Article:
In Brief: From T to W, the Art of Art Forgery

  • Sorry U and V, T: The New York Times Style Magazine editor-in-chief Stefano Tonchi is skipping right to W. He’ll succeed Patrick McCarthy as editor-of-chief of the Conde Nast-owned style glossy on April 12. Fashion fans are speculating that Tonchi will steer the monthly away from its high fashion focus and overhaul the top of the masthead, but he promises a smooth transition. “Nothing is going to be traumatic,” Tonchi told WWD earlier this week. “I don’t think there is any rush to make a revolution. It’s an evolution, it’s not a revolution.”
  • Want to replicate a masterpiece but afraid of ending up with a “theme-parkey copy”? Put down the paintbrush and pick up a high-resolution 3D scanner. It’s what the pros at Madrid-based Factum Arte use to get the Caravaggio light just right. The Wall Street Journal‘s Nicole Martinelli explains how the company’s high-tech replicas are causing viewers around the world to do “an emotional double-take.”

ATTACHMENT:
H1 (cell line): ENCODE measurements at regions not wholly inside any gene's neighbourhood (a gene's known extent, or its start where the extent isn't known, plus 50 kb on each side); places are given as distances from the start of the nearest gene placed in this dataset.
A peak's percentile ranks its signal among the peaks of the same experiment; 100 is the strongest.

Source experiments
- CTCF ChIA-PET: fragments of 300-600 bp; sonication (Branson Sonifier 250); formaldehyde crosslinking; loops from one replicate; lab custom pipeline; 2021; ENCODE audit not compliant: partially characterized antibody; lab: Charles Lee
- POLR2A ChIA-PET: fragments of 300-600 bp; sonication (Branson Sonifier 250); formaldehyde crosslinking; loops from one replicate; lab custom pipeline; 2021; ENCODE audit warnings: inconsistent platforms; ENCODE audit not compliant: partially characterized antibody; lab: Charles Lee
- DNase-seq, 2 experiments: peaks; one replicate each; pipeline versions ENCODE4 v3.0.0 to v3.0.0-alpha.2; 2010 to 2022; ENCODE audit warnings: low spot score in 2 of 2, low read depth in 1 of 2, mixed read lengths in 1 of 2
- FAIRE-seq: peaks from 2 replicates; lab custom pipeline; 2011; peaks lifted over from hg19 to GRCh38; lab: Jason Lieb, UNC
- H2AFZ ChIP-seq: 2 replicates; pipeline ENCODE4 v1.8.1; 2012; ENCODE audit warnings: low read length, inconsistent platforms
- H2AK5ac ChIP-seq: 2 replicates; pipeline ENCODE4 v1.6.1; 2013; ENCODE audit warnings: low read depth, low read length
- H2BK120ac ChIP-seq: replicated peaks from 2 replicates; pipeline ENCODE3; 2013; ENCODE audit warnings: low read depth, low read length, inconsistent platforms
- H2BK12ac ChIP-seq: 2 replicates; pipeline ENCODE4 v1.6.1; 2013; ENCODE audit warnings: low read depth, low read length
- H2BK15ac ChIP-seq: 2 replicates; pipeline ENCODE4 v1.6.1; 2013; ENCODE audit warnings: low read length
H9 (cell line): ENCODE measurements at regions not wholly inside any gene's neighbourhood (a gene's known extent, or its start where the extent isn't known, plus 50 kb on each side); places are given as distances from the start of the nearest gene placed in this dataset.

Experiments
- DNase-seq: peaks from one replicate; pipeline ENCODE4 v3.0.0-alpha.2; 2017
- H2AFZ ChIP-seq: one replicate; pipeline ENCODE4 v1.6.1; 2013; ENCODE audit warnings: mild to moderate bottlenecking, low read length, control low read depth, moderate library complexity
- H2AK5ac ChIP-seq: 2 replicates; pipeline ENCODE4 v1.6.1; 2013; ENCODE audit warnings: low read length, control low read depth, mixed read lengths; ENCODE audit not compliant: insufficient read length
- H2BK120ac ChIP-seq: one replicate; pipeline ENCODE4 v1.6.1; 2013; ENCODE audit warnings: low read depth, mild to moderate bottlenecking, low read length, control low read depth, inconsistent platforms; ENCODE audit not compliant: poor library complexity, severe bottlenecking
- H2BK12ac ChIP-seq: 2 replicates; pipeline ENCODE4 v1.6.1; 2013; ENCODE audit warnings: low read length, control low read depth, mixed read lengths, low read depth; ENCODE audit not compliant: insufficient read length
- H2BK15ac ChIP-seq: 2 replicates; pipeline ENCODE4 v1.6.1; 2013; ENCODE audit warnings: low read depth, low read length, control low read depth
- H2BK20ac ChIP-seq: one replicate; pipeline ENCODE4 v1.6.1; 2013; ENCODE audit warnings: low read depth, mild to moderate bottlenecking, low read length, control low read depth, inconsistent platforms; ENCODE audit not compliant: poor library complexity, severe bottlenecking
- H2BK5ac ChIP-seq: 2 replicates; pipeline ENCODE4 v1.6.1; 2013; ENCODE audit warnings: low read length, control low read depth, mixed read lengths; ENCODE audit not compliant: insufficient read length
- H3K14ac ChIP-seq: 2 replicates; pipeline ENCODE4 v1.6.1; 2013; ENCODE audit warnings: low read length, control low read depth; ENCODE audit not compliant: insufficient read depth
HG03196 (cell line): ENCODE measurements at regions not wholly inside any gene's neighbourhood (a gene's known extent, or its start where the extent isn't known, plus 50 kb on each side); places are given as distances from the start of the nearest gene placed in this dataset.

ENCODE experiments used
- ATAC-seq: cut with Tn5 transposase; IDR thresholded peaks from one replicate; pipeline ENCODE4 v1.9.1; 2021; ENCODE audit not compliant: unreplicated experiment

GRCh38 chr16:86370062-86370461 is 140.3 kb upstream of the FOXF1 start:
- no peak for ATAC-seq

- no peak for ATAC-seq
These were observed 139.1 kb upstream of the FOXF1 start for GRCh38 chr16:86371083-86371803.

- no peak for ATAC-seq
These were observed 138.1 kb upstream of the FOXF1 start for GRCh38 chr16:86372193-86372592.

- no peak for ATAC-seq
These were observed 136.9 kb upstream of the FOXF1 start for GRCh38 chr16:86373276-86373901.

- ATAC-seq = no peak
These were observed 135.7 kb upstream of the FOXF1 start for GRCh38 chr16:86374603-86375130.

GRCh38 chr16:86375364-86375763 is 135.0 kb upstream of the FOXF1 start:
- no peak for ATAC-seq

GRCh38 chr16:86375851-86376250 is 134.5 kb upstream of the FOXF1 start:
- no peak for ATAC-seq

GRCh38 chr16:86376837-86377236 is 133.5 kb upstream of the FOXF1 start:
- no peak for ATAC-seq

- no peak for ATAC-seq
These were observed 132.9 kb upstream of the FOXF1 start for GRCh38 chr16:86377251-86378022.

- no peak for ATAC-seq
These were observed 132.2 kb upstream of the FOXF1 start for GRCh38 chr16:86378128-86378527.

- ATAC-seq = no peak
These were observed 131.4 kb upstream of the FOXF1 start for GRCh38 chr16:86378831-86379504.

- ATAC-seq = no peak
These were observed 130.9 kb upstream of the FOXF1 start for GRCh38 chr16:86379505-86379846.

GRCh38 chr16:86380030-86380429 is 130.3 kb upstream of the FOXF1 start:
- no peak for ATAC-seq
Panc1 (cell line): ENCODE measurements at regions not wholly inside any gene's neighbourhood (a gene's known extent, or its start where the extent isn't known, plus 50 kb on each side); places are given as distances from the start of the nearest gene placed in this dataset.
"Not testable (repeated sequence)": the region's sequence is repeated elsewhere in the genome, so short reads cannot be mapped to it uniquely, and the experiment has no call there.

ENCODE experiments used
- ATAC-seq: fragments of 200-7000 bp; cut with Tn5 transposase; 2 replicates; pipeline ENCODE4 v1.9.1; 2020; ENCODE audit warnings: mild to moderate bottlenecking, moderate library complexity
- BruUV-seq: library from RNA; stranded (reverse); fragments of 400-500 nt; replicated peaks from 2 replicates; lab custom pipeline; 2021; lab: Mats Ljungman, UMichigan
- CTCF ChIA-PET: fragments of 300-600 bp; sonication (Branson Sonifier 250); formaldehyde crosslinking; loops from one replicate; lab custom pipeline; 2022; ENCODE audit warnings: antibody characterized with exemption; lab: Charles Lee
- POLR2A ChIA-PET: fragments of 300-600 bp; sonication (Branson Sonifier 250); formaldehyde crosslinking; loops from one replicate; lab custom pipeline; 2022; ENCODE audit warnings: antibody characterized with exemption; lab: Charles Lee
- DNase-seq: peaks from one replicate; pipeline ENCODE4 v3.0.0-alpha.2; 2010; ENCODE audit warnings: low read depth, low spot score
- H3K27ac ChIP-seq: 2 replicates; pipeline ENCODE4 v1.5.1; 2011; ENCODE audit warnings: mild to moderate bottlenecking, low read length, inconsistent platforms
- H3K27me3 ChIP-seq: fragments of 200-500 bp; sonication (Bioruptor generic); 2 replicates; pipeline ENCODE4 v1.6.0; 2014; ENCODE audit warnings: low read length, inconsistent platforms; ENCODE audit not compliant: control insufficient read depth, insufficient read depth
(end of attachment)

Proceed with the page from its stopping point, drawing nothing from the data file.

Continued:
• Think Adobe’s full of hot air? Well, you’re half right. The company has just installed 20 wind turbines at its San Jose, California campus. It’s the first renewable energy installation for Adobe, whose laudable track record in green building includes the first LEED-EB Platinum-certified commercial office building. The 30-foot-tall turbines are installed on a patio/rooftop garden between Adobe’s three office towers, creating a wind tunnel effect courtesy of the Pacific Ocean.

  • What if Saul Bass had applied his graphic design talents to the small screen? Albert Exergian seems to have a pretty good idea. The Austrian designer combined his love for posters, modernism, and television to create Iconic TV, a series of mod posters that boils down popular TV shows to bold icons. Archival prints of your choice of 47 posters are available for purchase from online gallery Blanka.